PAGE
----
The Dish Network satellite service recently scored a significant victory before the Ninth Circuit Court of Appeals. The panel denied Fox Broadcasting’s appeal to overturn a lower court decision denying an injunction to stop Dish from offering its “AutoHop,” “Hopper” and “PrimeTime Anytime” services, which provide commercial free content to users.
The Ninth Circuit concluded that Fox had not demonstrated a likelihood of success on its copyright infringement claims.
“Infringement of the reproduction right requires ‘copying by the defendant,” the opinion states. “Fox argues that because Dish participates in the operation of PrimeTime Anytime on a daily basis, Dish made the copies, either alone or concurrently with its users. However, operating a system used to make copies at the user’s command does not mean that the system operator, rather than the user, caused copies to be made. Here, Dish’s program creates the copy only in response to the user’s command.”
The Ninth Circuit also rejected Fox’s argument that Dish could be held liable for contributory infringement, finding that the customers’ recording of the content constituted fair use. In so ruling, the appeals court relied heavily on Sony Pictures, Inc. v. Universal Studios, Inc., 464 U.S. 417 (1984), in which the Supreme Court held that “time-shifting” is a fair use recording of copyrighted broadcast content.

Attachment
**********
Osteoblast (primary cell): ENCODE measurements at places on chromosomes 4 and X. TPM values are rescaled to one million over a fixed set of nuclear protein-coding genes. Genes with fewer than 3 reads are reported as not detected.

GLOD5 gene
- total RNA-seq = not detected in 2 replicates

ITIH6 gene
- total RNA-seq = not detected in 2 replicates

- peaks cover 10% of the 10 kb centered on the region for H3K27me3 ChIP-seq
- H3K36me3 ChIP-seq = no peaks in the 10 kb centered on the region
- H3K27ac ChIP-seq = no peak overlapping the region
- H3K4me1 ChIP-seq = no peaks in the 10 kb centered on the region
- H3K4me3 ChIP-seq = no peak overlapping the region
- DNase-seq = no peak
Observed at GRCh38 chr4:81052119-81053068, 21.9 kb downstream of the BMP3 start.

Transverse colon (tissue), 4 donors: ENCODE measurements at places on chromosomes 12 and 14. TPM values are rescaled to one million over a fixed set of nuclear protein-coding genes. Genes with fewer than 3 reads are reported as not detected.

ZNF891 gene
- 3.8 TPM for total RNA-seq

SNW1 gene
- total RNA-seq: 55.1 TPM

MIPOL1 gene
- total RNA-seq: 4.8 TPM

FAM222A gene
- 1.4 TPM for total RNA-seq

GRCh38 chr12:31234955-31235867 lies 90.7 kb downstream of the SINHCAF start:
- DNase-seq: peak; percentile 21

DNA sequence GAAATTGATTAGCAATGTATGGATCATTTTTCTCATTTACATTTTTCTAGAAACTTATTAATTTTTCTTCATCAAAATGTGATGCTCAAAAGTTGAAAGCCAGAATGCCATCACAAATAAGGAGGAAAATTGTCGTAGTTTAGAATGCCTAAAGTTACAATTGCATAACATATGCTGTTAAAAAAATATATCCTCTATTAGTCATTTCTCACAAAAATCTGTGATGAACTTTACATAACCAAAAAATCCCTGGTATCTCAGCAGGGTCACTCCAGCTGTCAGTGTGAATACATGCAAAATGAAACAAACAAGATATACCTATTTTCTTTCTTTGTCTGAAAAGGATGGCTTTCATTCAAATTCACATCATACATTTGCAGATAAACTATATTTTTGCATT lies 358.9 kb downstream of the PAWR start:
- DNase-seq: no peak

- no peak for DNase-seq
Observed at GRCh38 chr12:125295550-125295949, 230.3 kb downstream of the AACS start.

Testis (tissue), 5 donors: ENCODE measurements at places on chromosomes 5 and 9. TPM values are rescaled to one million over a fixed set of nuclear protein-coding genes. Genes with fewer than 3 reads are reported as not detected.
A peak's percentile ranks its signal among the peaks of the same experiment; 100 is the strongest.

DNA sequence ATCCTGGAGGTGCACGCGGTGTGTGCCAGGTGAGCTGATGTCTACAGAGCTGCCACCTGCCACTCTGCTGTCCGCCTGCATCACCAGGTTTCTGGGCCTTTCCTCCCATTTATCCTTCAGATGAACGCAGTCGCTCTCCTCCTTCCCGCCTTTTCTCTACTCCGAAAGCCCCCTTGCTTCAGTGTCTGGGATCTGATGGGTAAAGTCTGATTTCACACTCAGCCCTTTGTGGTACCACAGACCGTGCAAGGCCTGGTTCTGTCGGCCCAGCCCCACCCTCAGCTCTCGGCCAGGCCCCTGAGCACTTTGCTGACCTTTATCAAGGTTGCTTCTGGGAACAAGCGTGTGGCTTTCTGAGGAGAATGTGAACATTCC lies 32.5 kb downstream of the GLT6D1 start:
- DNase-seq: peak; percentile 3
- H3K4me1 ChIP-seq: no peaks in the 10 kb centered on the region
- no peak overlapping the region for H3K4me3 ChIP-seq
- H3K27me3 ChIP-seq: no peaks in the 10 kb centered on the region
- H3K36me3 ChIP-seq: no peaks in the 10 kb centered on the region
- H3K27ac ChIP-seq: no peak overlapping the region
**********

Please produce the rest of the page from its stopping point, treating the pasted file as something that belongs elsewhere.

“If recording an entire copyrighted program is a fair use, the fact that viewers do not watch the ads not copyrighted by Fox cannot transform the recording into a copyright violation. Indeed, a recording made with PrimeTime Anytime still includes commercials; AutoHop simply skips those recorded commercials unless a viewer manually rewinds or fast-forwards into a commercial break. Thus, any analysis of the market harm should exclude consideration of AutoHop because ad-skipping does not implicate Fox’s copyright interests,” the panel concluded.
This case, along with the litigation against start-up Aereo, Inc., highlights the growing tension between broadcast networks and service providers. While new technology provides consumers with more options for viewing content, it also threatens the long-standing business model of the networks.
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